Welcome to class ("Pilot")

Turns out Breaking Bad's pilot episode has more mistakes than one. Walt asks the students in his high school class, "Chemistry is the study of what?" They give him a handful of amusingly incorrect answers ("chemicals?") before he eventually answers the question for them, with one of the show's most famous quotes: "Technically chemistry is the study of matter. But I prefer to see it as the study of change." Cue a million early Breaking Bad teasers and post-finale compilations which featured the line. It truly does capture the theme of the show. But then, after what's clearly a day one introduction to the subject, he immediately asks the students to turn to chapter six so they can discuss ionic bonds, as if they were halfway through the semester. Shouldn't they start with more basic, foundational stuff? Maybe chapter one? Just a thought. No wonder Jesse failed this guy's class; Walt is a brutal instructor. But we already knew that.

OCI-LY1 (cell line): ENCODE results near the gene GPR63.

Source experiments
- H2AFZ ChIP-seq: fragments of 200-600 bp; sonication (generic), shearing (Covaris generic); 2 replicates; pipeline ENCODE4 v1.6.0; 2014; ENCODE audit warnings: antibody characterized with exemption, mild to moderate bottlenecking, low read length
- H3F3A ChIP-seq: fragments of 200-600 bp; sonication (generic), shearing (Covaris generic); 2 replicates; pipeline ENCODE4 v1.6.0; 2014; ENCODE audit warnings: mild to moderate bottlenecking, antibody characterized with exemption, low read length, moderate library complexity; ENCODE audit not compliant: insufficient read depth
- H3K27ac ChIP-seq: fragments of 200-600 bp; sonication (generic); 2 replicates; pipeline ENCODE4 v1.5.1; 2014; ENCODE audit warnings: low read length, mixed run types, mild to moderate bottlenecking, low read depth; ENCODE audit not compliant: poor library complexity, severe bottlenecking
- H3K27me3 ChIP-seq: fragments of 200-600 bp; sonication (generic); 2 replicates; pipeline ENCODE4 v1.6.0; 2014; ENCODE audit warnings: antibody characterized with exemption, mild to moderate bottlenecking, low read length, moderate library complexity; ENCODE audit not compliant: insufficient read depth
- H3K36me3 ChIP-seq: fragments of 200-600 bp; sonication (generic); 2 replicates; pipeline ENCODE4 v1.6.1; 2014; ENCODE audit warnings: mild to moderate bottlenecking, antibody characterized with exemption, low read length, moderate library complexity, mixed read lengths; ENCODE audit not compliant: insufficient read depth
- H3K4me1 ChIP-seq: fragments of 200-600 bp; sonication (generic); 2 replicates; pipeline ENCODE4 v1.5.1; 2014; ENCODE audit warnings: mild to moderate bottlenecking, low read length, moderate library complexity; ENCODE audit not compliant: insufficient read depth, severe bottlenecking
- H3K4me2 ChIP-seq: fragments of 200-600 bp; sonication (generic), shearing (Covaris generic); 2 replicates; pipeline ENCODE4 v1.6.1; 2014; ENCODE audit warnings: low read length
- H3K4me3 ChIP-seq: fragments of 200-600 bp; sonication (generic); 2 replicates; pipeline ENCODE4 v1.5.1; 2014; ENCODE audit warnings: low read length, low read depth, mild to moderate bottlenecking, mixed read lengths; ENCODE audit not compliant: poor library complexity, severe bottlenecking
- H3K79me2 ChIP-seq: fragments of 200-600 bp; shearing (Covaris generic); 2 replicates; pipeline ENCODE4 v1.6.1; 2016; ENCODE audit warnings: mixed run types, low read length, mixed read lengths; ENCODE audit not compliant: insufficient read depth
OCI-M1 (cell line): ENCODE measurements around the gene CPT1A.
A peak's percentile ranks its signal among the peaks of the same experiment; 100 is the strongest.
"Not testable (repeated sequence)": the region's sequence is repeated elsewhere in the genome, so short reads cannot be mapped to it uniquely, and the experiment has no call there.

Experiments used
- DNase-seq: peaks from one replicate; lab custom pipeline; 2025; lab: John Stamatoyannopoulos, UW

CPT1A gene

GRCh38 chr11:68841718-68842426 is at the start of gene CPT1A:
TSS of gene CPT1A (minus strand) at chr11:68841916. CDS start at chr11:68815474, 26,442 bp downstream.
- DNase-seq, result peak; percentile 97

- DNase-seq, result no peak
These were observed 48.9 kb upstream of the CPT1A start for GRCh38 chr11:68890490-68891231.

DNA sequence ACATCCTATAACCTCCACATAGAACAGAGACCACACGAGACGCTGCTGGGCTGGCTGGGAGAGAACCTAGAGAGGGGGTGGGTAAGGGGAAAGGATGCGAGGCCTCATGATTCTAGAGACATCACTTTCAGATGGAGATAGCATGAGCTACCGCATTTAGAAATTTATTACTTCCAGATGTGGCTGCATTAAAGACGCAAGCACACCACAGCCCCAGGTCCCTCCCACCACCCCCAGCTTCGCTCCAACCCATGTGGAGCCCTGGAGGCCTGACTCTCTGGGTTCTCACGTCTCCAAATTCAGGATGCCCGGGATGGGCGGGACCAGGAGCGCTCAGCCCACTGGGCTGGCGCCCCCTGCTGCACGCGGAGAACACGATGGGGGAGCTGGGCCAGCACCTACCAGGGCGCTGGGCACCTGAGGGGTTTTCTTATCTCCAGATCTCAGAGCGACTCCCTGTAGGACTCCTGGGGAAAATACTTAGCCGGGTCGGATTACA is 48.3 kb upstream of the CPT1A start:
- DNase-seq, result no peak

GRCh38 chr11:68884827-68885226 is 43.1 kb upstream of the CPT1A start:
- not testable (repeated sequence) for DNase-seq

An eye-opening mistake ("Cat's In The Bag...")

After a coin flip sticks Jesse with the unenviable task of disposing of Emilio's corpse, Walt tells him to buy a special bin at the hardware store that could handle the special acid in which the body will be chemically disincorporated. Jesse can't find one big enough and decides that, instead of getting two, he'll just do the dirty deed in the bathroom upstairs. While Jesse's throwing the body inside the tub, though, Emilo blinks. Maybe he'd survived Walt's poisoning too, just like Krazy-8 (who was bike locked to a pipe in the basement). If that's the case, he certainly didn't survive the acid Jesse bathed him in moments later. To be fair, neither did the bathtub (or that entire floor of the house). 

In reality, though, Jesse would've been fine. Mythbusters tackled this sequence in a special episode and proved that while enough hydrofluoric acid could, under specific circumstances, eat through flesh, it wouldn't do nearly as much damage to ceramic and wood as the show led us to believe. Still, though: please, please, please do not try this at home... or get into the meth business and have to worry about corpse disposal to begin with. It's even less fun than the show makes it look. 

The infinite popsicle ("Over")